Kingsley's claim that his sentencing could have been swayed by the sentencing court's beliefs—mistaken or otherwise—about the Florida conviction is belied by statutes under which the sentence was imposed. The hard 40 sentencing statute as it existed at the time of Kingsley's crimes provided:

“If, by unanimous vote, the jury finds beyond a reasonable doubt that one or more of the aggravating circumstances enumerated in K.S.A. 21-4625 ․ exist and, further, that the existence of such aggravating circumstances is not outweighed by any mitigating circumstances which are found to exist, the defendant shall be sentenced pursuant to K.S.A. 21-4628 ․ otherwise, the defendant shall be sentenced as provided by law.” (Emphasis added.) K.S.A. 1991 Supp. 21-4624(5).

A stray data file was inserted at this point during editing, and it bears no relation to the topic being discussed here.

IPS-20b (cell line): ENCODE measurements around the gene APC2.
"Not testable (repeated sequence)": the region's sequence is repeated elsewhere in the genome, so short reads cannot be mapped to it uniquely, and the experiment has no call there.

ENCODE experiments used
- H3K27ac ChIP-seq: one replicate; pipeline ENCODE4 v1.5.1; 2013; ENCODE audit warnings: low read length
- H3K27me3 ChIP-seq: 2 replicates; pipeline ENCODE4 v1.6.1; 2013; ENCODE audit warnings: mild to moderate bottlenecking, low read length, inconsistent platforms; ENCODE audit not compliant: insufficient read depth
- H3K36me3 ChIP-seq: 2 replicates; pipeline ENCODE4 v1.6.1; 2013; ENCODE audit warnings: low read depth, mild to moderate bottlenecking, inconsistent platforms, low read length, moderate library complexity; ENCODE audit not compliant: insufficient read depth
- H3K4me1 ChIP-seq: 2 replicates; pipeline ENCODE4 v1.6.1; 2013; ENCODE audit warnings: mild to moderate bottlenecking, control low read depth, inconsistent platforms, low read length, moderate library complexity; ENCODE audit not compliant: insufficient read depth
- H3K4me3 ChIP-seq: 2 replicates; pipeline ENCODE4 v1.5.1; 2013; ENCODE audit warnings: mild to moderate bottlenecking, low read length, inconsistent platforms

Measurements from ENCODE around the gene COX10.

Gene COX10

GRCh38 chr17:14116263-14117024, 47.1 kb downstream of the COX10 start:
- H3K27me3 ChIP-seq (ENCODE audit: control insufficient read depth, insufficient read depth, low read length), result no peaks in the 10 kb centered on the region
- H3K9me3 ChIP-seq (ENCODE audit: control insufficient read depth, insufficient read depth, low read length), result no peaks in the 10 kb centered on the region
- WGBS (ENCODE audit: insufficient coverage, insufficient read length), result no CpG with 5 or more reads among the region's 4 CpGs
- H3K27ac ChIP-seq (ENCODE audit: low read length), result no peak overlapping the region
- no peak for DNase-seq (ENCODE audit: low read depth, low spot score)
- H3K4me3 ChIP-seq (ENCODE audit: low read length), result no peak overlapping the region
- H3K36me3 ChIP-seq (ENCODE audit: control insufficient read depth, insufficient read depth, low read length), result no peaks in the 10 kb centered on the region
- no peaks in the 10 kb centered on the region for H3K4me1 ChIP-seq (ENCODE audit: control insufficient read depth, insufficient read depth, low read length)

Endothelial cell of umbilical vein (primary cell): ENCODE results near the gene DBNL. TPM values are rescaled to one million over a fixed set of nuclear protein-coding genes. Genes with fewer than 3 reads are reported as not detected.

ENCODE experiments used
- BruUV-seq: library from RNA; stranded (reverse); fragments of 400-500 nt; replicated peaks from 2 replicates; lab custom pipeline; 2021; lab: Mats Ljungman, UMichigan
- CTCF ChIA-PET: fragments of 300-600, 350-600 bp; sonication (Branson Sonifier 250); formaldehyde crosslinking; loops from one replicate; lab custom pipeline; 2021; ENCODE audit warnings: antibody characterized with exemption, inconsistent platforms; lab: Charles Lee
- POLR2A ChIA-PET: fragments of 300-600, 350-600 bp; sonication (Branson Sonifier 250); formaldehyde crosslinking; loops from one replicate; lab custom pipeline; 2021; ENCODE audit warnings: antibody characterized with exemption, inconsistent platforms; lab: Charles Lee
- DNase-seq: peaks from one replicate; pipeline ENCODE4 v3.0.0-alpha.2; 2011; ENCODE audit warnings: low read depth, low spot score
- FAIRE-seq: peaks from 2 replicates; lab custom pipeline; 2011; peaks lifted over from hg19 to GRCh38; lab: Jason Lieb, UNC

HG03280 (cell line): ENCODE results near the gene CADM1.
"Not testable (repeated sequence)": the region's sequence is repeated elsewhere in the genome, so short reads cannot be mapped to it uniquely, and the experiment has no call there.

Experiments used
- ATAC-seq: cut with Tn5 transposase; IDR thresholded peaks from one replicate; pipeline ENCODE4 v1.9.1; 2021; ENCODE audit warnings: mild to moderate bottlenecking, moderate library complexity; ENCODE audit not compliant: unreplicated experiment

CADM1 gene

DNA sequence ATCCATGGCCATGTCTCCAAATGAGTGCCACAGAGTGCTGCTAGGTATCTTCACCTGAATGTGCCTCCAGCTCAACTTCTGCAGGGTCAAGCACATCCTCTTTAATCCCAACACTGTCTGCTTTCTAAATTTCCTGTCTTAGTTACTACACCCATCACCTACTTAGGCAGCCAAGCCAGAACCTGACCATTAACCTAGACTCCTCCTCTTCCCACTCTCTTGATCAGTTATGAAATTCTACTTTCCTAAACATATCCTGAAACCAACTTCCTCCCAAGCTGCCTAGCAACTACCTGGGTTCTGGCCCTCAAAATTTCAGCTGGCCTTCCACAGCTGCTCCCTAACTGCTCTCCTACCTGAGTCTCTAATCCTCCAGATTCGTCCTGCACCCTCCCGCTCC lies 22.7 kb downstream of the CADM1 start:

The statute further provides:

“Notwithstanding the verdict of the jury, the trial court shall review any jury verdict imposing a mandatory term of imprisonment hereunder to ascertain whether the imposition of such sentence is supported by the evidence. If the court determines that the imposition of such a sentence is not supported by the evidence, the court shall modify the sentence and sentence the defendant as otherwise provided by law, and no mandatory term of imprisonment shall be imposed hereunder.” K.S.A. 1991 Supp. 21-4624(6).

If there is sufficient evidence to support the jury verdict, K.S.A. 1991 Supp. 21-4628 states:

“When it is provided by law that a person shall be sentenced pursuant to this section, such person shall be sentenced to imprisonment for life and shall not be eligible for probation or suspension, modification or reduction of sentence. In addition, a person sentenced pursuant to this section shall not be eligible for parole prior to serving 40 years' imprisonment ․” (Emphasis added.)